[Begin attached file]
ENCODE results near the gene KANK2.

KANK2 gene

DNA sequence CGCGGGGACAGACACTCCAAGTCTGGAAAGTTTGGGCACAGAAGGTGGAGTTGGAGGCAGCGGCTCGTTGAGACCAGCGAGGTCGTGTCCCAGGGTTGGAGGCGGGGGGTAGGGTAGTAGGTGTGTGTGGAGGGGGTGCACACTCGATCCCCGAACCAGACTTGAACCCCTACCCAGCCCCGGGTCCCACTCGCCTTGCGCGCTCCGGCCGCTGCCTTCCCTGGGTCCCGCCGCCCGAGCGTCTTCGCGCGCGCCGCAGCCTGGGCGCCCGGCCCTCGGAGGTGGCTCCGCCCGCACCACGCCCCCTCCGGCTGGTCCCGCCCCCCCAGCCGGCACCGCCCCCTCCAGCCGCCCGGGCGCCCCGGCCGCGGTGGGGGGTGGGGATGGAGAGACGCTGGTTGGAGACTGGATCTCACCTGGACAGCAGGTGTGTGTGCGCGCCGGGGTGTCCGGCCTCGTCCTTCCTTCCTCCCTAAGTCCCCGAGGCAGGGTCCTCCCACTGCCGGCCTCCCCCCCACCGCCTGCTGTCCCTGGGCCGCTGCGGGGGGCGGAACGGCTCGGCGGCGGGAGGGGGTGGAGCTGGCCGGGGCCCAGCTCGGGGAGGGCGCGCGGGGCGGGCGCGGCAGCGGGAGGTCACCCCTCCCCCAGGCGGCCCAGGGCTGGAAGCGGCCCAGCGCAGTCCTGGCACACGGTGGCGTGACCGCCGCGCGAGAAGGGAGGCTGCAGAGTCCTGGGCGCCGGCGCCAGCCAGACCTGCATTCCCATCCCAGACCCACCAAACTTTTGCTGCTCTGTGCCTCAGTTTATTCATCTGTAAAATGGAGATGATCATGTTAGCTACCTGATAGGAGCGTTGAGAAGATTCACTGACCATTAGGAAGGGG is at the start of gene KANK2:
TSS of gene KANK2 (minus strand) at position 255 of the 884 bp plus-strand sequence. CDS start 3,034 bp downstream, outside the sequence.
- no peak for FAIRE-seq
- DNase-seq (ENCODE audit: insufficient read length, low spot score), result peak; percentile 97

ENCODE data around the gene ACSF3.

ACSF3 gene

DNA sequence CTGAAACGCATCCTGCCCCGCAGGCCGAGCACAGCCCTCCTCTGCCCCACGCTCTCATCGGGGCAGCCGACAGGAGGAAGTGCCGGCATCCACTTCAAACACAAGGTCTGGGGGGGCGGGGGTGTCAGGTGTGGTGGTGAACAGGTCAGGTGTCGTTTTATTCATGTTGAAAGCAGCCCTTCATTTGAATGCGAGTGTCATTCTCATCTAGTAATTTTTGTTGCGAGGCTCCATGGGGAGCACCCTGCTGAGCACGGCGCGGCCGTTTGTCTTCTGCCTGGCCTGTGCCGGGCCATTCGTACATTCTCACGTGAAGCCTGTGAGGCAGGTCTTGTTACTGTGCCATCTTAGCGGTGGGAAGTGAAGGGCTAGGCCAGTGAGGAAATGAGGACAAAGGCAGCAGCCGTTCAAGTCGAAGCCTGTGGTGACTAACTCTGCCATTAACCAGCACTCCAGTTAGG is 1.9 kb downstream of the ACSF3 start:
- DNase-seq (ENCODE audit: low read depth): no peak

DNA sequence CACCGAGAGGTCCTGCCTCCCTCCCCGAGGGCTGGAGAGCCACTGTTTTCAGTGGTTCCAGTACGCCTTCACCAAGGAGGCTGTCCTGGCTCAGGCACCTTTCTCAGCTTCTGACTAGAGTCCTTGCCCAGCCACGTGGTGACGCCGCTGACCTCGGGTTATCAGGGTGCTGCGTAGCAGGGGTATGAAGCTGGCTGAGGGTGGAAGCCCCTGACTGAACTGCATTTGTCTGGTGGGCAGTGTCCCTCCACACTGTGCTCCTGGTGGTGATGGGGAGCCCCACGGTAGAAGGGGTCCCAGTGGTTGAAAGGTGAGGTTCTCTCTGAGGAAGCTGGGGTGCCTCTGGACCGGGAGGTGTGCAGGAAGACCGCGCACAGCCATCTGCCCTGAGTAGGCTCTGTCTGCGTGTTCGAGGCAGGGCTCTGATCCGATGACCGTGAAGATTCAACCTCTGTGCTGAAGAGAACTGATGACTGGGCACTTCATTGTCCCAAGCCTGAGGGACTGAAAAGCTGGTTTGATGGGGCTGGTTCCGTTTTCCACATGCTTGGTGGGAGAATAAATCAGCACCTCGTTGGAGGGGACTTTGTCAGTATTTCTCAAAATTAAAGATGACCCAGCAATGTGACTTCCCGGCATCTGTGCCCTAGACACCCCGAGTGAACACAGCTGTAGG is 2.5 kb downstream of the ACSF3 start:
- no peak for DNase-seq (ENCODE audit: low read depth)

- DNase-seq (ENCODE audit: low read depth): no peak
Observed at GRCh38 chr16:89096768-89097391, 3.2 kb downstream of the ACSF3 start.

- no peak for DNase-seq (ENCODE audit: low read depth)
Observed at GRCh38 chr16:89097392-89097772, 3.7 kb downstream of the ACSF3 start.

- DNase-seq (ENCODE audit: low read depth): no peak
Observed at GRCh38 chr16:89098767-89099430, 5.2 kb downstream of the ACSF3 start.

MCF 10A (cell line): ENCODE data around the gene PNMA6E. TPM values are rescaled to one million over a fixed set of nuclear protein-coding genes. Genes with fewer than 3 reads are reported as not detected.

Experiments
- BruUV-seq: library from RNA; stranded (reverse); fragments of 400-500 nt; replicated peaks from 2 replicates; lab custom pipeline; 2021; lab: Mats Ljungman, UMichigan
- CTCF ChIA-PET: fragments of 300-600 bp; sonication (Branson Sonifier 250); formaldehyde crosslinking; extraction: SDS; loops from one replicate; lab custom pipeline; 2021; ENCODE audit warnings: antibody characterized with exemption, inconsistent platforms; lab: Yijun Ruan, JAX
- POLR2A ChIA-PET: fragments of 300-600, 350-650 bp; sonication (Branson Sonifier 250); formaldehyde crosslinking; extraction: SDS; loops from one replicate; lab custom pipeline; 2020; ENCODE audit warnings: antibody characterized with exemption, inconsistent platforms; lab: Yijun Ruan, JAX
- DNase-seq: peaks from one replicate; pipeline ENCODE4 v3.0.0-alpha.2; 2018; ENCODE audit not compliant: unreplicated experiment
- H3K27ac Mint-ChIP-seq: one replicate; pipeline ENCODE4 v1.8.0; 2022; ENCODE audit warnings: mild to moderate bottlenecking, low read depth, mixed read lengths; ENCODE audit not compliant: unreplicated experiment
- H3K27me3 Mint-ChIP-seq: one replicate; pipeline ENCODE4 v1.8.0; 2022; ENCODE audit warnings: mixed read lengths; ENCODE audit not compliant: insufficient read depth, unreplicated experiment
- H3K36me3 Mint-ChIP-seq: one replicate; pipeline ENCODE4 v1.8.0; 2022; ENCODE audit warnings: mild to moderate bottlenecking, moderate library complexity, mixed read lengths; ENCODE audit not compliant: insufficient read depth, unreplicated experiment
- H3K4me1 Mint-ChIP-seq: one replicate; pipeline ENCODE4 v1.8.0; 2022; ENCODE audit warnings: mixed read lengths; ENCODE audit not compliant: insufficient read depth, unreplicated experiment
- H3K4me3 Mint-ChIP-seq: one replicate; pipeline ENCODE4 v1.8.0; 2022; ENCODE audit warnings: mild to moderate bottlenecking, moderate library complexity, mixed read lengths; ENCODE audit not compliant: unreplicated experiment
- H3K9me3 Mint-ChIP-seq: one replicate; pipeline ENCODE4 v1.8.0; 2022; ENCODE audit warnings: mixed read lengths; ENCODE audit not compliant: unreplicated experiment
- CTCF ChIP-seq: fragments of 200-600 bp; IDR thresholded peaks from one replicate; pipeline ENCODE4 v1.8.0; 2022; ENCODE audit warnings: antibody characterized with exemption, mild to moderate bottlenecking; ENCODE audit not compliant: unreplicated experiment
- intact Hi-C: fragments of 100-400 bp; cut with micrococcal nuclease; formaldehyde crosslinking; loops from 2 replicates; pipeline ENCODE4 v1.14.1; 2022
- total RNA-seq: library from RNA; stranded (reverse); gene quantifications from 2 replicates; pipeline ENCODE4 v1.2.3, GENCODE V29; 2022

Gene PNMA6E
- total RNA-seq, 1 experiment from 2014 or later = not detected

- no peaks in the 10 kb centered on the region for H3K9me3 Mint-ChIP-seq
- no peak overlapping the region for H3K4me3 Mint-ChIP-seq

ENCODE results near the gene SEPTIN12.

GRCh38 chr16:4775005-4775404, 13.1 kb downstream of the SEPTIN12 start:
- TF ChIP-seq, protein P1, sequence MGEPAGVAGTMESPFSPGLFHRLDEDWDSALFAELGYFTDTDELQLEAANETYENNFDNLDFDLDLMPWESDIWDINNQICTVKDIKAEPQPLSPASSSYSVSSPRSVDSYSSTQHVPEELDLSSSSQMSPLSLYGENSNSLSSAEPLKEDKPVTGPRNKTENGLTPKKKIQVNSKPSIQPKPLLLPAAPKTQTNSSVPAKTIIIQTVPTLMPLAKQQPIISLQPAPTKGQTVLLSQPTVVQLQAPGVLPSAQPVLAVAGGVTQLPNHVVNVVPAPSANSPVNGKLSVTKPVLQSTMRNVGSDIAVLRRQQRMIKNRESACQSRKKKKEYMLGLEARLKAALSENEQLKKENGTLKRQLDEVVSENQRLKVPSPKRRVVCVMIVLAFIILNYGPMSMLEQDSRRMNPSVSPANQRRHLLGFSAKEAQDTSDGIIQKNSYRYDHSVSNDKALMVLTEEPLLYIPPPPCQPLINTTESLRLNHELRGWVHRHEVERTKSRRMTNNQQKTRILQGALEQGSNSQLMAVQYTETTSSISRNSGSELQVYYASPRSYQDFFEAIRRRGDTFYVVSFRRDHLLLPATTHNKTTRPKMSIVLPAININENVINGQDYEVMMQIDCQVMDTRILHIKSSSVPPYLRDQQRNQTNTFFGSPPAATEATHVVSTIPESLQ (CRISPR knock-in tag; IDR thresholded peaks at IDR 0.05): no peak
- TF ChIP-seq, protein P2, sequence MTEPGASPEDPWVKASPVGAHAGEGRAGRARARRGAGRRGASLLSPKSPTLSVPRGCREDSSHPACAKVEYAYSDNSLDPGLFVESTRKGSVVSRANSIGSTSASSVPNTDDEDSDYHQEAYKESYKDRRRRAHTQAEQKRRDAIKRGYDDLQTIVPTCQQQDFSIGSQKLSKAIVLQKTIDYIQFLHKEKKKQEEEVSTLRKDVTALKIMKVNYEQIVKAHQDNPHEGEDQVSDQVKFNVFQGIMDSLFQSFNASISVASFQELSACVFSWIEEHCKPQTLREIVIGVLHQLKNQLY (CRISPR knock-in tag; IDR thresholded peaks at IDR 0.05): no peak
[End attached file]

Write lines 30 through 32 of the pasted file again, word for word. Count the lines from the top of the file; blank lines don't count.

- H3K9me3 Mint-ChIP-seq: one replicate; pipeline ENCODE4 v1.8.0; 2022; ENCODE audit warnings: mixed read lengths; ENCODE audit not compliant: unreplicated experiment
- CTCF ChIP-seq: fragments of 200-600 bp; IDR thresholded peaks from one replicate; pipeline ENCODE4 v1.8.0; 2022; ENCODE audit warnings: antibody characterized with exemption, mild to moderate bottlenecking; ENCODE audit not compliant: unreplicated experiment
- intact Hi-C: fragments of 100-400 bp; cut with micrococcal nuclease; formaldehyde crosslinking; loops from 2 replicates; pipeline ENCODE4 v1.14.1; 2022